The new film Sorry to Bother You has been widely praised by critics, but writer Evan Narcisse is frustrated that it’s not getting the credit it deserves as a visionary work of science fiction.

“The headline of my review on io9 was ‘Sorry to Bother You Is the Most Surreal, Important SciFi Movie in Years,’” Narcisse says in Episode 323 of the Geek’s Guide to the Galaxy podcast. “And I actually believe that. I believed it when I wrote it in March, I believe it now, and I believe it’s going to be that way for years to come.”

Geek’s Guide to the Galaxy host David Barr Kirtley agrees that Sorry to Bother You derives much of its power from its wild science fiction imagery, a point that the film’s director, Boots Riley, has made in interviews.

“He got to a point in the screenplay where Cash has to see something that shocks him out of his complacency,” Kirtley says, “but this is in a world where people are OK with slavery, so what can happen that’s a shock to his system? Only a science fiction element can ratchet it up to the level that he needed it to have that sort of intensity.”

Sorry to Bother You features a predominantly black cast, which makes it almost unique among science fiction films. But horror author Craig Laurance Gidney notes that these types of stories are much more common in the world of books. “I’m thinking of the work of Ishmael Reed, I’m thinking of Paul Beatty—The Sellout—and also Colson Whitehead,” he says. “I think it’s more in conversation with those literary pieces than it is with just movies.”

According to fantasy author Tananarive Due, the figure whose work did the most to lay the groundwork for Sorry to Bother You is the pioneering science fiction author Octavia Butler.

“I think readers of Octavia Butler would be on the same wavelength,” she says. “That near future vision of the dystopia, capitalism run amok, individuals left to their own accord, that’s all embedded in Sorry to Bother You.”

Listen to the complete interview with Evan Narcisse, Tananarive Due, and Craig Laurance Gidney in Episode 323 of Geek’s Guide to the Galaxy (above). And check out some highlights from the discussion below.

Tananarive Due on civil disobedience:

“My late mother Patricia Stephens Due spent 49 days in jail with her sister, my aunt Priscilla Kruize—in 1960—and other Florida A&M University students. She was arrested many times, in and out of jail. She once told me, ‘I went to jail so you wouldn’t have to,’ which I have basically taken to heart. But at the same time I have a deep appreciation and understanding for protest space—this conversation about purity in the movement, and the squabbling and infighting that goes on in movement—even that is included in [Sorry to Bother You]. But I think more importantly it’s just this visual reminder, with context, that when we band together we can create change.”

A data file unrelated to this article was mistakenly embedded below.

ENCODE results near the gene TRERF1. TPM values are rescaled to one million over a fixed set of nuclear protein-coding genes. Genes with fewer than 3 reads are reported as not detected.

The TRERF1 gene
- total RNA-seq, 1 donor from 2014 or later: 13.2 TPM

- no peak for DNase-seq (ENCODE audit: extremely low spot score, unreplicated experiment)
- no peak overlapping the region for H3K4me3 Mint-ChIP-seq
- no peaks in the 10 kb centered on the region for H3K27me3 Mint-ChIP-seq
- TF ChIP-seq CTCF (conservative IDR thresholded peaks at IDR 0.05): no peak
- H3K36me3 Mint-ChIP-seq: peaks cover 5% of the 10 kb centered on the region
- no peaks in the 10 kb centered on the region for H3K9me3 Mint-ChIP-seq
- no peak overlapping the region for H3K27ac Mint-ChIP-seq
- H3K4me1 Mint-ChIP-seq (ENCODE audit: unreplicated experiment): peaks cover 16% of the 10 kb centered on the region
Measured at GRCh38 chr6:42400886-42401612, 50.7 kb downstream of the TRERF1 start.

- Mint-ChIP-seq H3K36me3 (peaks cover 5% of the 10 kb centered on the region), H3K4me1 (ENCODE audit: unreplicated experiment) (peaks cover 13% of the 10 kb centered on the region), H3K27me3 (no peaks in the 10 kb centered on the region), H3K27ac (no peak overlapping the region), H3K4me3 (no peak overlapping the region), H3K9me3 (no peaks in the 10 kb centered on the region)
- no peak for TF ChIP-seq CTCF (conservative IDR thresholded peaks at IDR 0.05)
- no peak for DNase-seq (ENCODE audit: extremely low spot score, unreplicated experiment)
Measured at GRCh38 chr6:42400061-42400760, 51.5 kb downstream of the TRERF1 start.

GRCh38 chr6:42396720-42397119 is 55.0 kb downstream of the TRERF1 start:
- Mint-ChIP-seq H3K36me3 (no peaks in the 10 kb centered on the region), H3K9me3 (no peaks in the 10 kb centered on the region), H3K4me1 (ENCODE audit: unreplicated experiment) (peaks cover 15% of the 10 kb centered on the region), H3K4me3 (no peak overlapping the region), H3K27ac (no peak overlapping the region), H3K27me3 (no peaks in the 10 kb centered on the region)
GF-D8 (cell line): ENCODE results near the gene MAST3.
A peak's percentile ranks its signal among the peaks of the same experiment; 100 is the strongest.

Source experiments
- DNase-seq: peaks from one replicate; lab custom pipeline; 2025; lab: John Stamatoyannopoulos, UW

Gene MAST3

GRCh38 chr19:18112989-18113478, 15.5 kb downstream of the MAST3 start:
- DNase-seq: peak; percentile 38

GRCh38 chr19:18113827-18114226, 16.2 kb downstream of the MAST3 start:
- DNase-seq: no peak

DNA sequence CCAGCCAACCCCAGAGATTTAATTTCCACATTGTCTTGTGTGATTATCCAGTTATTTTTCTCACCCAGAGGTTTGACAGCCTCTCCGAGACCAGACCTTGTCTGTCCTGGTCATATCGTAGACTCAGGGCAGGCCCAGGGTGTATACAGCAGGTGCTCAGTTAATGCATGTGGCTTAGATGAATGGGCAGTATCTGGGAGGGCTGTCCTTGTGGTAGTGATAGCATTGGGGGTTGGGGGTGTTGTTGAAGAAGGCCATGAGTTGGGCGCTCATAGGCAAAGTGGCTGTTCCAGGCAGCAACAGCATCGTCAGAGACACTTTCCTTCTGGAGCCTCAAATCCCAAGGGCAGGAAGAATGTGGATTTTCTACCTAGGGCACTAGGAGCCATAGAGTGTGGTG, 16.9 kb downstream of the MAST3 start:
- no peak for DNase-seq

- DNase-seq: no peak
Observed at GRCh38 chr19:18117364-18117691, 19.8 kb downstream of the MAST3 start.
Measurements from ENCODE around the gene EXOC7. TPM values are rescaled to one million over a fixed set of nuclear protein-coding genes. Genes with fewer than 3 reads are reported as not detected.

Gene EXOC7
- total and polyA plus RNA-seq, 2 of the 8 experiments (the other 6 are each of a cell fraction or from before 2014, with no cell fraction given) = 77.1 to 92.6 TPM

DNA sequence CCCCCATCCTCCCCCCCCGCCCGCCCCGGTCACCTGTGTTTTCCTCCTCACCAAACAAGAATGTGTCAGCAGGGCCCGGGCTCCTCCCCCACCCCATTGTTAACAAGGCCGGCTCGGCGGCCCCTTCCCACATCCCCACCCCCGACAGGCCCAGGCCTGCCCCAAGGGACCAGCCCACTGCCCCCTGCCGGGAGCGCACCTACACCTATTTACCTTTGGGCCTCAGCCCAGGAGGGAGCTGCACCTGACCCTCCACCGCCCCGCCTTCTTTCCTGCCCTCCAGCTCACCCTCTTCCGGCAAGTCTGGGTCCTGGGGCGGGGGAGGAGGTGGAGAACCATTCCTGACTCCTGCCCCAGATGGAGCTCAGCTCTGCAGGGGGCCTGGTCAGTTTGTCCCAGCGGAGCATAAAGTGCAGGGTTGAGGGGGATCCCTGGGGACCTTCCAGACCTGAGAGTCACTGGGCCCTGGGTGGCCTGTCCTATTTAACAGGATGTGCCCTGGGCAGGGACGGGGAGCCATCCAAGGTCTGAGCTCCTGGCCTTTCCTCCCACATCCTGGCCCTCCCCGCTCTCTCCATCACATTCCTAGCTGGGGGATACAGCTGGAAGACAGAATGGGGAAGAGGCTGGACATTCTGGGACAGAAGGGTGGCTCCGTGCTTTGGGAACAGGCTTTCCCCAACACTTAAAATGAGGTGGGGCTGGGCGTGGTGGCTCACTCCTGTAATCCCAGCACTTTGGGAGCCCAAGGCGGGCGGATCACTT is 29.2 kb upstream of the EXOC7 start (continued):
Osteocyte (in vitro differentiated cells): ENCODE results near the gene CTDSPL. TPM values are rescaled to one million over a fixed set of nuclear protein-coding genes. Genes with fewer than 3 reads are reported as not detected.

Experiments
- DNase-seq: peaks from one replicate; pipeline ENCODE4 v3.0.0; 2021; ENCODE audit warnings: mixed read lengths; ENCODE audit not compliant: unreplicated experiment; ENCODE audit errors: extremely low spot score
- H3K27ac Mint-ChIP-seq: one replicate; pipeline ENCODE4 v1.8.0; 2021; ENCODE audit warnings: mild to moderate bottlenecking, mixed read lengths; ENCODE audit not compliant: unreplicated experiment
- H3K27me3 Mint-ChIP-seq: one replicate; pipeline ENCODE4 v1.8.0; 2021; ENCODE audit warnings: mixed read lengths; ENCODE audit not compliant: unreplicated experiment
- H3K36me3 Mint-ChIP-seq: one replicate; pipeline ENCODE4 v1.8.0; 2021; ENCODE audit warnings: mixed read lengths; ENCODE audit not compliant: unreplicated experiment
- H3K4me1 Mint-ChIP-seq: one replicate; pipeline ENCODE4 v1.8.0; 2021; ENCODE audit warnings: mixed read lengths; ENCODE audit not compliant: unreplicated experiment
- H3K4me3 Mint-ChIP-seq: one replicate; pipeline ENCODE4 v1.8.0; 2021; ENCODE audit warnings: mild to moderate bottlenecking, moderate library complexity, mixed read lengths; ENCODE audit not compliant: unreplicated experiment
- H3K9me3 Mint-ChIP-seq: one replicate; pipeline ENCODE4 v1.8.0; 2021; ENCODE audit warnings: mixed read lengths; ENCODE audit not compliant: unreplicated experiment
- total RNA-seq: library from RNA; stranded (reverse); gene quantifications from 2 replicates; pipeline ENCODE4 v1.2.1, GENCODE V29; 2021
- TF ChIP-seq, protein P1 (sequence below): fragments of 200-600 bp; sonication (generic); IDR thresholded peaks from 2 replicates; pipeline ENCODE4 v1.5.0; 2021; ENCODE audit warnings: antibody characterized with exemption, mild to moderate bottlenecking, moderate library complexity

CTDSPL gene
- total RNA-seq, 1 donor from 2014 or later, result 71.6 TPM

David Barr Kirtley on dystopias:

“This is something that rings so false to me about so many dystopian science fiction movies, is that some corporation is secretly harvesting organs or something like that, and the heroes just have to get the word out and everything will be fine, and the CEO will get taken to jail. And I never buy that. Whenever I see that in any dystopian science fiction movie, I’m always like, ‘No, this would be completely legal, this corporation would have all the politicians in their pocket. They wouldn’t need to keep it secret, and if they were keeping it secret, it wouldn’t matter, because of apathy.’ So yeah, I thought [Sorry to Bother You] redeemed a lot of unpersuasive dystopian plots for me.”

Evan Narcisse on social responsibility:

“[Sorry to Bother You] makes you uncomfortable in a way that’s hard to face. Worry Free is clearly meant to be an analog for an operation like Amazon, where the working conditions have been roundly criticized in reporting that’s been done on them. … If you didn’t stop the think about the working conditions that you operate in, that other people operate in, that the things that you consume are created in—and the politics and where the money goes—if you didn’t stop to think about any of that stuff after seeing this movie, you might be part of the problem.”

Tananarive Due on black surrealism:

“I’m just so excited. What a time to be alive. … This is the era of a new filmmaker I’m very excited about in Boots Riley. I can’t wait to see what he does next, what his influence will spawn — because when one film opens with this kind of imagination, it gives other artists permission to engage their deeper imaginations, instead of sort of skating the surface of the imagination to fit popular films or popular tropes or ‘How can I be this?’ Just be you. I think that’s maybe the biggest message I get as an artist is ‘Do you’ and let Hollywood come to you. Do not try to do Hollywood.”

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